"It never entered your head, after all these years why should it?
"It seems silly to say it but the feeling I had was that he is coming home. He isn't of course, but that was the feeling."
About one million British and Commonwealth soldiers were killed during World War I.
Matthew Lucas, historical officer of the Western Front Association, says about half of those were never identified.
Some were given graves with the words "A Soldier of The Great War, Known Unto God" engraved on a simple white headstone. But with no name.
Many had even less and were never found, often lost in makeshift graves that were soon swamped by mud and the continuing battle.
Just to give a sense of scale, the names of 34,725 British soldiers "missing in action" are commemorated on just one memorial at Arras.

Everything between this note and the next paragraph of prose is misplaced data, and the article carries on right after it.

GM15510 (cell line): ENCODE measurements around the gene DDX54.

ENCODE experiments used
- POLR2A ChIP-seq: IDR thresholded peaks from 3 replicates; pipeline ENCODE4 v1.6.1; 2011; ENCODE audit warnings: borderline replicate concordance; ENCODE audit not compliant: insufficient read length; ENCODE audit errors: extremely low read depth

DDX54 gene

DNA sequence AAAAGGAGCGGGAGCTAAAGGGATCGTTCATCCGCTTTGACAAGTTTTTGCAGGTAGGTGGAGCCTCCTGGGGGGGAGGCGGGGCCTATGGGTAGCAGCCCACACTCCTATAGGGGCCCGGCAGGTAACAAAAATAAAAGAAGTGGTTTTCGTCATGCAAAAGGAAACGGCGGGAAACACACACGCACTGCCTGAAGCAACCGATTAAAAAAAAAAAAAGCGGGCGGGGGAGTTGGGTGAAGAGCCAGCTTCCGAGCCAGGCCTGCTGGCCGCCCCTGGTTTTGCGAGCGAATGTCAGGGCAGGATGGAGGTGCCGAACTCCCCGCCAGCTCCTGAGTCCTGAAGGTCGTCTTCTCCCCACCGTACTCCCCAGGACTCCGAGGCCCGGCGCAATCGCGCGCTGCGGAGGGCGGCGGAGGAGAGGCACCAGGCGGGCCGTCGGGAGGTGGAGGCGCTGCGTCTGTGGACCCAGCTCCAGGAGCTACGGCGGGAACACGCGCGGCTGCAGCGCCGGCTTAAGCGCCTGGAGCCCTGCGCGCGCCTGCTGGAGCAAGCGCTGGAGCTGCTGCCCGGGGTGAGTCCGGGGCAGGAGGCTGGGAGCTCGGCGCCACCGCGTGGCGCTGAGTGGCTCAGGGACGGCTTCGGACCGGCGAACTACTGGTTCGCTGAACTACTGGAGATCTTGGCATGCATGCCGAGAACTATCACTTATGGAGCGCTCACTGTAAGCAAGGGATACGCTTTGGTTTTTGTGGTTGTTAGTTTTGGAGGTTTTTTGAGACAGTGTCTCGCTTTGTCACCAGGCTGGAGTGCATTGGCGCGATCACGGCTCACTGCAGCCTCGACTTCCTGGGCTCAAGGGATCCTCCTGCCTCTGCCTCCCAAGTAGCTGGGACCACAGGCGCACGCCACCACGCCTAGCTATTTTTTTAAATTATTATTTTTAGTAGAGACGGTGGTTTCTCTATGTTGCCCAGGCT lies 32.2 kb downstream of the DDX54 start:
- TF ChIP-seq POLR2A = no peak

That loss of identity affected the losing side too. Estimates suggest as many as 80,000 German soldiers have never been identified.
Discovery for the great niece of John Pritchard started with a trawl through the internet to research some family history
Ms Shell was in fact trying to find out details about another relative, when she found a website, the Great War Forum.
It mentioned that the remains of a World War I soldier called Pritchard had been found and wondered whether his family had been contacted.
Recalling that moment, Ms Shell says: "I couldn't believe my eyes."
She called out to her husband and daughter to confirm that it was indeed her great uncle.
The discovery in the earth was made in 2009. Ms Shell found it on her computer in early 2012. She feared she had missed her chance to say goodbye.
Christopher Elphick's discovery was no less extraordinary. The grandson of Pte Douglas Elphick - who died at Bullecourt - had been contacted by a stranger who wanted to find out if they might somehow be related.
Curious as to whether the family might have a hidden dark secret, he went to research his family tree.
He found no evidence of a family scandal, but there was still a surprise - the discovery of the forum that mentioned the grandfather whose name he now bears.
Mr Elphick will be at the ceremony along with his brother. He says there will be a sense of "putting everything to rest" but tinged with sadness.